The Day Snuffy Had the Sniffles

The Day Snuffy Had the Sniffles
By Linda Lee Maifair
Illustrated by Tom Brannon
Hey, Kiddos! Cold season is upon us and The BOOG and I are NOT immune. This is our third day of sniffles so far and it is very taxing to say the least. On the upside, we are both in cuddle-mode, which is always nice. So while we break out the crayons and keep warm under our covers, I thought I would share a little Sesame Street Cheer.


Happy National Grouch Day!

In honor of National Grouch Day, here are all my Oscar the Grouch Posts. Now Scram!

A Day in the Life of Oscar the Grouch
Oscar's Book

As always, thanks for reading along with me. Join us at Etsy, FaceBook and Tumblr

Madeline Turns 75!

Madeline has stolen our hearts for the past 75 years! 75 years of solid readership! Not bad for a picture book written in 1939.


Pick of the Week: It's a Mystery, Charlie Brown

Hey Kiddos! We have a nice little post in store for you today featuring BFFs Woodstock and Snoopy. I don’t know about you guys, but The BOOG and I think Woodstock steals the show! The duo is a force to be reckoned with in The BOOG’s Pick of the Week- It’s a Mystery Charlie Brown.


Celebrating the 50th Anniversary of The Giving Tree

The Giving Tree celebrates 50 years in publication today, October 7th, 2014. It is among Silverstein's best known classics and has been interpreted a number of ways. Here is my interpretation of The Giving Tree originally posted in 2011.


Mommy? by Maurice Sendak

Art by Maurice Sendak
Scenario by Arthur Yorinks
Engineering by Matthew Reinhart
The theme prevalent in all of Sendak’s work is “how children survive their parents.” Mommy? Is no exception.  


Connecting Children's Art Projects with Literature

Image Source:
Monster Paintings
Schoolarts Magazine
This morning I was inspired by an article in SchoolArts Magazine that connected children’s art projects with literature. No doubt it was its reference to Maurice Sendak that caught my eye.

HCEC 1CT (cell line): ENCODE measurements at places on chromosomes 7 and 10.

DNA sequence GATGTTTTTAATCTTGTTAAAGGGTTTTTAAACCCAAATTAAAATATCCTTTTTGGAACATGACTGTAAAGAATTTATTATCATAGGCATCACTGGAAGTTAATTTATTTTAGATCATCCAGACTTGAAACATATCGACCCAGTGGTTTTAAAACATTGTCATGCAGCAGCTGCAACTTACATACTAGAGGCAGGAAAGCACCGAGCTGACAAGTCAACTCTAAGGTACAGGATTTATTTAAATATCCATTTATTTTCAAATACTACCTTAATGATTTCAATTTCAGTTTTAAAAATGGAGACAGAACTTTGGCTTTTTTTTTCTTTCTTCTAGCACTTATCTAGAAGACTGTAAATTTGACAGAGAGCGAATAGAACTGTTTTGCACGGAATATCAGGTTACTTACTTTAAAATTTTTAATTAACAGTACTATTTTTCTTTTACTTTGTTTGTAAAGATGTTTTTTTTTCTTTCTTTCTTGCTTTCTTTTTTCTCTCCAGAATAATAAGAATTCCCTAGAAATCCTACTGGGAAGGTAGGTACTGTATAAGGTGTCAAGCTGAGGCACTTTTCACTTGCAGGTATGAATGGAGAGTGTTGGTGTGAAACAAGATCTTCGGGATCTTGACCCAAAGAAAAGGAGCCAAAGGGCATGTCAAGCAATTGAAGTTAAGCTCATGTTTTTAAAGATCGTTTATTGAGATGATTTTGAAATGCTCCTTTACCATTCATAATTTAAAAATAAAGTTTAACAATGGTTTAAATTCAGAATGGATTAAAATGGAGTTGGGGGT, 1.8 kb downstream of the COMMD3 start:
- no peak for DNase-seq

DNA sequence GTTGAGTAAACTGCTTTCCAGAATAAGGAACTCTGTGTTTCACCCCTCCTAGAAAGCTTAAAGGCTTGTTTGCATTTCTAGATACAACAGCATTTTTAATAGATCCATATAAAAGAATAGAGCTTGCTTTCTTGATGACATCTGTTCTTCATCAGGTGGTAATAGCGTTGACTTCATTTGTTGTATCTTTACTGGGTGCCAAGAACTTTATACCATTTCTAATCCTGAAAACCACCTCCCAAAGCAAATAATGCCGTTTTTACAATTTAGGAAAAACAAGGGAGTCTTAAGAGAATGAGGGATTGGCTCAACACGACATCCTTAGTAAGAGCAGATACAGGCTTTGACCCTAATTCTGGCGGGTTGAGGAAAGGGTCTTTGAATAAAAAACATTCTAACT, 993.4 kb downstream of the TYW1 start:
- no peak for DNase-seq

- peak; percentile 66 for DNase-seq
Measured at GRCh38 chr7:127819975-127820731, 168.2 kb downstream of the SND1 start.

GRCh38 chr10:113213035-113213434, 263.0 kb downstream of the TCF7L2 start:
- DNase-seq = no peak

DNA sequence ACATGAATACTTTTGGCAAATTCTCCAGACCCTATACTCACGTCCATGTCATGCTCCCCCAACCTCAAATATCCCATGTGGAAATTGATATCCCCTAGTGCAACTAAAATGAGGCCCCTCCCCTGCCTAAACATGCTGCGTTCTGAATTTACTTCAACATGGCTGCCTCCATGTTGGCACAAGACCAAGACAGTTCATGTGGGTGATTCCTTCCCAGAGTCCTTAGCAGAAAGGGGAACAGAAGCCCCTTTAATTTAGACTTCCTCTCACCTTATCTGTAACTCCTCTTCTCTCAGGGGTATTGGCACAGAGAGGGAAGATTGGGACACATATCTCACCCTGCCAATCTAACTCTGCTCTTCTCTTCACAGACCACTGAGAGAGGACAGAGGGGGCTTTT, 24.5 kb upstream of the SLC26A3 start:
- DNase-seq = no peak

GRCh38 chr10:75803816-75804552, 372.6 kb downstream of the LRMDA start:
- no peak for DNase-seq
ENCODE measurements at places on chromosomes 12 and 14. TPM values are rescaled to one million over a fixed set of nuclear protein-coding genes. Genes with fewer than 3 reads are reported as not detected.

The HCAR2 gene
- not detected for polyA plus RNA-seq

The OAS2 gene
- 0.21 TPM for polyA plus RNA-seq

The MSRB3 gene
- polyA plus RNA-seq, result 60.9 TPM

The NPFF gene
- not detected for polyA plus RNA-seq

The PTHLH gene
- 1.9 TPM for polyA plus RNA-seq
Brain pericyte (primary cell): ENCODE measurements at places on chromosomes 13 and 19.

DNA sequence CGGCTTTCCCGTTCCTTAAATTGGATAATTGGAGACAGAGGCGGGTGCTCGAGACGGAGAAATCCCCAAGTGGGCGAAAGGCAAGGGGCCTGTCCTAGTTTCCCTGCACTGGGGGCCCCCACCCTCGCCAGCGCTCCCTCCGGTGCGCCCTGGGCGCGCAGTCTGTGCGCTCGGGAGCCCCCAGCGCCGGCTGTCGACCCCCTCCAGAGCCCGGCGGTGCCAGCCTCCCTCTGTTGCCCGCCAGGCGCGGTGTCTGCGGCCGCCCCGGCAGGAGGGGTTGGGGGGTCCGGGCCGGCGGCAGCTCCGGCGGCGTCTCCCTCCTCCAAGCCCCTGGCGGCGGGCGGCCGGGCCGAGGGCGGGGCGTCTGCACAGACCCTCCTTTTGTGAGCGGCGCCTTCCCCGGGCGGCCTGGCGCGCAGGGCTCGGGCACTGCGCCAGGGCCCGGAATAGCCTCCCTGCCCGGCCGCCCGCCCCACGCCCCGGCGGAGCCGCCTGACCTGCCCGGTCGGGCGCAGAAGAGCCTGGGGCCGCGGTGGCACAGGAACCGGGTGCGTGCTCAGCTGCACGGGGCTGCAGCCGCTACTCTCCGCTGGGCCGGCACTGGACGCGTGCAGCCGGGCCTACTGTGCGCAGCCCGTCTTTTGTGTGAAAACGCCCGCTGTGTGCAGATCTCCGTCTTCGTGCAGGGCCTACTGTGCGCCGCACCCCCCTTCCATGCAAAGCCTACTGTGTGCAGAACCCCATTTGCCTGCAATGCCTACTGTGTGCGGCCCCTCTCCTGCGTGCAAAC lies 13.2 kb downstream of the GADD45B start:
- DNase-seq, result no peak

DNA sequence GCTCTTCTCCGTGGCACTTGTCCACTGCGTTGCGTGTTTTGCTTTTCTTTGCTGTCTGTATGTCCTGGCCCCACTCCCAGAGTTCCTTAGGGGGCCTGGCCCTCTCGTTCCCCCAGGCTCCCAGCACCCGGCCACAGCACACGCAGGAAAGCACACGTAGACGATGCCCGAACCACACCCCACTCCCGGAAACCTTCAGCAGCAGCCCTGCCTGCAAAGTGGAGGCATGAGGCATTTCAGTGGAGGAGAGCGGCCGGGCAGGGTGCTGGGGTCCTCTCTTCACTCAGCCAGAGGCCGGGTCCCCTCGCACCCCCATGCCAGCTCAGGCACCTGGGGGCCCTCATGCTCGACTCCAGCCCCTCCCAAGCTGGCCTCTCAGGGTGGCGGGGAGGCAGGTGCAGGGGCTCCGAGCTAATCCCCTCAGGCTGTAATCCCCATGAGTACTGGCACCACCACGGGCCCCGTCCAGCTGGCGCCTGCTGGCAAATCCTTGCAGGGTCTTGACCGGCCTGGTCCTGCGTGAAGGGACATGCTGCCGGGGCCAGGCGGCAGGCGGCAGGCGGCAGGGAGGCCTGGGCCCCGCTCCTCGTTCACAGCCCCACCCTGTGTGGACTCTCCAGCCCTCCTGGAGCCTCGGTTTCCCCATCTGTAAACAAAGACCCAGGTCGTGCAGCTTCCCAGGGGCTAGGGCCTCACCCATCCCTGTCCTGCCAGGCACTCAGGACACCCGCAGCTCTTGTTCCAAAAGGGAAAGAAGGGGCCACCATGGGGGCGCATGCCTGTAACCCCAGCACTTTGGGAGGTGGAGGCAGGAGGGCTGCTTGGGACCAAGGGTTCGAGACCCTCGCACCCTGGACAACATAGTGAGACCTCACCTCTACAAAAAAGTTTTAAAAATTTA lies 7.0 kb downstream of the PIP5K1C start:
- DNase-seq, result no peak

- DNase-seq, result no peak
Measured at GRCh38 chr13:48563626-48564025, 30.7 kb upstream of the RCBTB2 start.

Mr. Bean Gets a Makeover

Mr Bean and his beloved Teddy
Just some Monday Madness for you today. I know that art purists won’t find this amusing but I love when art is transformed into pop culture. It becomes art with a twist. The latest marriage between art and pop culture, created by artist Rodney Pike, features Mr. Bean.


Obscure Scan Sunday: Look What I've Got! by Anthony Browne

Look What I’ve Got
Anthony Browne

“Anthony Browne? Eh, never heard of him.” That was my first thought the first time I laid eyes on this book. The cover caught me by surprise though. I mean, a boy holding a cube that looks like the sky. I would say that’s pretty surreal, wouldn’t you? So I bought it, brought it home and read it. Although the story didn’t really impress me all that much, some of illustrations in here are begging to be blown up and put on a wall.


Banned Book: Winnie-the-Pooh

By A. A. Milne
Illustrated by Ernest H. Shepard
Originally published 1926
Sing Ho! For the Life of a Bear!

Winnie-the-Pooh is part of a collection of stories written by A. A. Milne featuring a boy, Christopher Robin, and his group of animal friends, Winnie-the-Pooh, Piglet, Rabbit, Owl, Kanga and Little Roo, and Eeyore. This book has delighted audiences for many generations, so why was it banned?


Banned Book: Alice's Adventures in Wonderland

Alice’s Adventures in Wonderland
By Lewis Carroll
Illustrations by John Tenniel
Originally published in 1865

Illustrations by
John Tenniel
Originally banned in china because of the humanistic portrayal of some of the animal characters, namely their being able to talk and more recently challenged in the 1960’s in relation to the drug culture of that time, Carroll’s story of Alice has been met with trepidation. Still, it’s a fine example of fantasy in children’s literature.


Banned Book: Where the Wild Things Are

Where the Wild Things Are is a story about a child coming to grips with his emotions. Max is truly a terror and is punished for being so. Alone in his room, Max creates an alternate reality complete with tumultuous seas, sharp toothed monstrous Wild Things and deep dark forests. In this reality Max is King and enjoys romping around creating chaos, that is until he craves the comforts of home.


Banned Book: A Light in the Attic By Shel Silverstein